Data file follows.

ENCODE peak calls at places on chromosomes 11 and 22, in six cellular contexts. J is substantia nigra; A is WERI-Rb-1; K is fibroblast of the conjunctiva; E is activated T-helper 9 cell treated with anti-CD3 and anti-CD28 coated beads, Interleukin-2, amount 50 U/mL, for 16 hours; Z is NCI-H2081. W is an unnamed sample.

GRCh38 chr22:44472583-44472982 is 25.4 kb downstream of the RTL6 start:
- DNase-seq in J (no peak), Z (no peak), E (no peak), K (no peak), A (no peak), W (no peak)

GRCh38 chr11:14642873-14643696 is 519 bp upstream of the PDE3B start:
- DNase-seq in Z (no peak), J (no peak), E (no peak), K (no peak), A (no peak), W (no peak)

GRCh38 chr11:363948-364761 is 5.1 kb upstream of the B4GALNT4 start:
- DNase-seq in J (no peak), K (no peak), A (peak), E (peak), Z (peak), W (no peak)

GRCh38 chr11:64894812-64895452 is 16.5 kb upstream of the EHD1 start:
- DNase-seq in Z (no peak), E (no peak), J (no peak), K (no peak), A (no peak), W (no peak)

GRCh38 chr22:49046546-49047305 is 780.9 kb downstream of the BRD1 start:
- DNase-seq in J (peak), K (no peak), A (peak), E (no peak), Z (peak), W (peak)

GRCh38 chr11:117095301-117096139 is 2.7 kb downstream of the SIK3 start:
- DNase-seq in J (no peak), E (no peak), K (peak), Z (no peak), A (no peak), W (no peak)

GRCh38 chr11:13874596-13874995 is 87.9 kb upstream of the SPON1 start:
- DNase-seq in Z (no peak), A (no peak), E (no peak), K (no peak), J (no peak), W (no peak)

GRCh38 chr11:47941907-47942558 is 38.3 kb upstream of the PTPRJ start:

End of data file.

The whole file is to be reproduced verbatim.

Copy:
ENCODE peak calls at places on chromosomes 11 and 22, in six cellular contexts. J is substantia nigra; A is WERI-Rb-1; K is fibroblast of the conjunctiva; E is activated T-helper 9 cell treated with anti-CD3 and anti-CD28 coated beads, Interleukin-2, amount 50 U/mL, for 16 hours; Z is NCI-H2081. W is an unnamed sample.

GRCh38 chr22:44472583-44472982 is 25.4 kb downstream of the RTL6 start:
- DNase-seq in J (no peak), Z (no peak), E (no peak), K (no peak), A (no peak), W (no peak)

GRCh38 chr11:14642873-14643696 is 519 bp upstream of the PDE3B start:
- DNase-seq in Z (no peak), J (no peak), E (no peak), K (no peak), A (no peak), W (no peak)

GRCh38 chr11:363948-364761 is 5.1 kb upstream of the B4GALNT4 start:
- DNase-seq in J (no peak), K (no peak), A (peak), E (peak), Z (peak), W (no peak)

GRCh38 chr11:64894812-64895452 is 16.5 kb upstream of the EHD1 start:
- DNase-seq in Z (no peak), E (no peak), J (no peak), K (no peak), A (no peak), W (no peak)

GRCh38 chr22:49046546-49047305 is 780.9 kb downstream of the BRD1 start:
- DNase-seq in J (peak), K (no peak), A (peak), E (no peak), Z (peak), W (peak)

GRCh38 chr11:117095301-117096139 is 2.7 kb downstream of the SIK3 start:
- DNase-seq in J (no peak), E (no peak), K (peak), Z (no peak), A (no peak), W (no peak)

GRCh38 chr11:13874596-13874995 is 87.9 kb upstream of the SPON1 start:
- DNase-seq in Z (no peak), A (no peak), E (no peak), K (no peak), J (no peak), W (no peak)

GRCh38 chr11:47941907-47942558 is 38.3 kb upstream of the PTPRJ start: